“I wish,” he said. “But I really can’t say right now. We’re just trying to work to get a deal done. We’re going to continue to play in these games and show the fans that we love the game and we want to play.”
There are a number of things holding up the negotiations, but at the core of it is money — specifically the split of basketball related income (which is essentially most of the revenue that flows into the league). Last labor deal the players got 57 percent of that, now the owners want a 50/50 split (which really isn’t 50/50 because they want to take more off the top) and the players are saying 53 percent (or 52.5 which was their last offer according to reports).
“No, no. Fifty-three. That’s where we’re staying at. We’ve had plenty of talks and we’re not dropping,” (James) Harden said. “We already dropped and set our number at 53 so that’s what we’re sticking to.”
We can debate who is winning the public relations battle, I think the owners are taking a black eye but players who make millions cannot really win that fight. Bottom line, everyone is a loser. But Chris Paul — a vice president in the union — said all the players can do is keep playing games and preaching their side of things.
“We try to explain (the situation) as much as we can, but it’s really hard to understand unless you’re in the situation. But I just want the fans to trust us and know that we’re far from greedy. We just want a fair deal. We want to get out there and play more than anybody. But we understand that at the end of the day, we’re the product. We’re the reason the fans come and we just want a fair deal.”
Most fans just want basketball.
Russell Westbrook assists Andre Roberson transition dunk with sweet behind-the-back pass (video)
Update: As pointed out by several, the Cavs didn’t introduce this jersey until after LeBron left. So, this was probably staged by the Nuggets. Still funny (and still searching for more evidence of Cleveland fans reconciling their about-face on LeBron).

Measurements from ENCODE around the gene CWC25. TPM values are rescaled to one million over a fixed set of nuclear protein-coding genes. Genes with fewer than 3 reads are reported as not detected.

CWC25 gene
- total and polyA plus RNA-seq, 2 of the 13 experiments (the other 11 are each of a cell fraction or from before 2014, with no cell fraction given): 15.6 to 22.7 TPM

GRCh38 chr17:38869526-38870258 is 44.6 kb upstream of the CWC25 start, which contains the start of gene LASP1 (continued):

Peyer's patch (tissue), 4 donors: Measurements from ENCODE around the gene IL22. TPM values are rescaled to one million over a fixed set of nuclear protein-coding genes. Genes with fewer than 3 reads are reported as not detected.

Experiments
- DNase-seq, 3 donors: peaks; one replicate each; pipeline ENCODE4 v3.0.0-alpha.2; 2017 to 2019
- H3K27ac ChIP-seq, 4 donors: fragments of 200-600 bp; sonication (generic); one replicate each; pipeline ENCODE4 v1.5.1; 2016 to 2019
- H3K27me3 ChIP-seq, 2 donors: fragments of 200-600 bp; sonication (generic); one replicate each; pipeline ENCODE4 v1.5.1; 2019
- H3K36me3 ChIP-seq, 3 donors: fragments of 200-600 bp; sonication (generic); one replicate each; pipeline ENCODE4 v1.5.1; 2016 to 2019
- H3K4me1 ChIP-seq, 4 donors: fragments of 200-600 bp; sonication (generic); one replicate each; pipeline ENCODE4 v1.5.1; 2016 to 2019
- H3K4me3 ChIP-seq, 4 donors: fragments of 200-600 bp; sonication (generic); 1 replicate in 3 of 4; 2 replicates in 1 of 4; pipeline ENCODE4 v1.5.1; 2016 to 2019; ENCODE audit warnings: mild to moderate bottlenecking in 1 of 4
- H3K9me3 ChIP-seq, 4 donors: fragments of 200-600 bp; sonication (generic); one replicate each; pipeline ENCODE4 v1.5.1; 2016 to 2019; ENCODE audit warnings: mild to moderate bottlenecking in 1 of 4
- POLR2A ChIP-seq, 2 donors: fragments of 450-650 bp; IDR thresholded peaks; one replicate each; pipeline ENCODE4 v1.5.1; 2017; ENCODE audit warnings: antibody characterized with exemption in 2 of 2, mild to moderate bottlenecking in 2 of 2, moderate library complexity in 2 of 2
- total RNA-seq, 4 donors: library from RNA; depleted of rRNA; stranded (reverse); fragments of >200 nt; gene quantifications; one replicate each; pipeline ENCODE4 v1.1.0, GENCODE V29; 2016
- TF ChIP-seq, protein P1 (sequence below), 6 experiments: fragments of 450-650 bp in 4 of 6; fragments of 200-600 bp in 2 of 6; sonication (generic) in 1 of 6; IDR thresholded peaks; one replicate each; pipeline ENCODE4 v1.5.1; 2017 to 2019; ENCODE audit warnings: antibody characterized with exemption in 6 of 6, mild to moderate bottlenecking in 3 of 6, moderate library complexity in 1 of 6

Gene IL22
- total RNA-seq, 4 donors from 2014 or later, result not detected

Cavaliers fans went overboard when they burned LeBron James jerseys in the street when he left for the Heat in 2010.
Many of those same fans instantly forgot the terrible things they said about LeBron once he returned to Cleveland in 2014.
The NCAA Tournament gets back underway Thursday, but the NBA ball just keeps rolling along. Here are the big takeaways from Wednesday.
1) LeBron James says Cavaliers lack toughness. Is there trouble or are they just bored with the regular season? Here is the unquestioned fact: The Denver Nuggets trounced the Cleveland Cavaliers Wednesday night, 126-113. There are a number of factors in this, starting with Denver is playing better than people think — the Nuggets are the fifth best team in the NBA since the All-Star break, outscoring teams by 5.6 points per 100 possessions. Jamal Murray is emerging as the ball handling guard of the future for this team, Gary Harris is a sniper, and they have solid veterans such as Jameer Nelson and Wilson Chandler. But at the heart of it all is Nikola Jokic, who is for real. Watch what he does to LeBron James here.
“It ain’t about a group. It’s about individuals,” James said… “We’ve got to be more, just do more. It ain’t about no group. You can’t preach toughness. You’ve got to have it.”
“Personally? I had opportunities where I could have been better,” James said before firing back with a rebuttal. “Um, one thing about it: I always bring toughness to the game. I know that. That’s for sure.”
LeBron is clearly challenging his team to get serious on both ends and to start getting in playoff mode.
To me, the Cavaliers look bored. As in the real season starts in a couple of weeks with the playoffs, and they feel they can flip the switch then, but right now the regular season feels like a tedious slog. That’s what it looked like in Denver. Before that, I watched the Cavaliers in person against the Lakers Sunday, and LeBron James played well enough all game, Kyrie Irving and Kevin Love were getting theirs, but the team lacked any urgency, and it showed on defense. The tanking Lakers hung around. Then, LeBron seemed to say “screw this” and for a five-minute span took charge of the game, looking every bit the best player on the planet, the rest of the Cavaliers quickly fell in line, Cleveland took control of the game, and they coasted from there to the win.